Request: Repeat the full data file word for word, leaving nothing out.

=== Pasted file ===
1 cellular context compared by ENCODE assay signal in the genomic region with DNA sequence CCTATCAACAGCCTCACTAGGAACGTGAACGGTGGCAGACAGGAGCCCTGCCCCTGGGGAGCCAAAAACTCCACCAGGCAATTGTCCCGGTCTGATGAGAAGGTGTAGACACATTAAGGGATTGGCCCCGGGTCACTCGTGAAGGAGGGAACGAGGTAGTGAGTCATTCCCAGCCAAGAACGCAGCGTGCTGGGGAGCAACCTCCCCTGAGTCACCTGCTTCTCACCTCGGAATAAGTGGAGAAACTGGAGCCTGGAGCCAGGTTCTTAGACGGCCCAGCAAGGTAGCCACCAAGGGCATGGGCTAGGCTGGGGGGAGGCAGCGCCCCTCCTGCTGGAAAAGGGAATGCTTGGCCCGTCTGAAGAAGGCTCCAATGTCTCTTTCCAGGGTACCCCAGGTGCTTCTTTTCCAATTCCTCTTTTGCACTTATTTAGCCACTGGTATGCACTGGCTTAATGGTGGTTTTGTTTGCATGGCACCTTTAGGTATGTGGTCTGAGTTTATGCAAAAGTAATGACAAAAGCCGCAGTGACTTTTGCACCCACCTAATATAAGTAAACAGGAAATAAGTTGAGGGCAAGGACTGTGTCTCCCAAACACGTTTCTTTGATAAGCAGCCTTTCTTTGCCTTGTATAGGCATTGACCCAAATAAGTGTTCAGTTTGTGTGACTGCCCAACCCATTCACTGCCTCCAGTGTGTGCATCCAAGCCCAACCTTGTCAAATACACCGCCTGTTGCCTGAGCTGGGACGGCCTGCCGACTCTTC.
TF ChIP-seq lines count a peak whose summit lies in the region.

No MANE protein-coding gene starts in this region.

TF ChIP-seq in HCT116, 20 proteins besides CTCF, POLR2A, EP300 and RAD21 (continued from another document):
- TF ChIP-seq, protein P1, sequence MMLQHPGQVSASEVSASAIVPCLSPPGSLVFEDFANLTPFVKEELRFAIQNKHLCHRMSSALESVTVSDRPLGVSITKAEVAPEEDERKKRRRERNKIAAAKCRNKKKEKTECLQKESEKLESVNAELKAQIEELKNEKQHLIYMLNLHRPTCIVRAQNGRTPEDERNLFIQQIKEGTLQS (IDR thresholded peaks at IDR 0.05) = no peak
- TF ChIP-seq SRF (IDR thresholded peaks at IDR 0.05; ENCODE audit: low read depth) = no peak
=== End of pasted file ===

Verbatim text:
1 cellular context compared by ENCODE assay signal in the genomic region with DNA sequence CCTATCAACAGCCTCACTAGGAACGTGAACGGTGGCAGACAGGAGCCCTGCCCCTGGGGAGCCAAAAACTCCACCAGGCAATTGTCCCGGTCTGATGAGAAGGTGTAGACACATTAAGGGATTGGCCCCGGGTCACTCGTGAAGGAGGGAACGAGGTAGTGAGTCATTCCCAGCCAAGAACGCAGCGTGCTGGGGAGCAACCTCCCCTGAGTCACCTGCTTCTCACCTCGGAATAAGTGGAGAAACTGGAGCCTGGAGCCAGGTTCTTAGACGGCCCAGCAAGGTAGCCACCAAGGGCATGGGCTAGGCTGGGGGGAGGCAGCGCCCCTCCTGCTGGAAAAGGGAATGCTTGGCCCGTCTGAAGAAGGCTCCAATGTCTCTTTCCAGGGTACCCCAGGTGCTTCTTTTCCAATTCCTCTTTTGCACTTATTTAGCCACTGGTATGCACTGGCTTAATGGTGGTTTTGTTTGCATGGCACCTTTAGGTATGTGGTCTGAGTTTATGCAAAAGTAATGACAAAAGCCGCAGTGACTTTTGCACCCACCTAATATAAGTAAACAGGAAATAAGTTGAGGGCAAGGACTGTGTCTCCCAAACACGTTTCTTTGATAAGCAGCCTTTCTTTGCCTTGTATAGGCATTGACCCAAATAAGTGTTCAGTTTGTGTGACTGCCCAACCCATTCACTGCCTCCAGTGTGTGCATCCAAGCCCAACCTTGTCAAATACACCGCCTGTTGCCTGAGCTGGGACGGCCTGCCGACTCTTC.
TF ChIP-seq lines count a peak whose summit lies in the region.

No MANE protein-coding gene starts in this region.

TF ChIP-seq in HCT116, 20 proteins besides CTCF, POLR2A, EP300 and RAD21 (continued from another document):
- TF ChIP-seq, protein P1, sequence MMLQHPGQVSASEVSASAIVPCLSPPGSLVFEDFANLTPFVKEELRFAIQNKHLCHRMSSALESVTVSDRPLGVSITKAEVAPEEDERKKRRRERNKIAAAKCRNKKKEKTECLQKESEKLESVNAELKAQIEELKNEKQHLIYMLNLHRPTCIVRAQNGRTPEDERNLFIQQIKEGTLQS (IDR thresholded peaks at IDR 0.05) = no peak
- TF ChIP-seq SRF (IDR thresholded peaks at IDR 0.05; ENCODE audit: low read depth) = no peak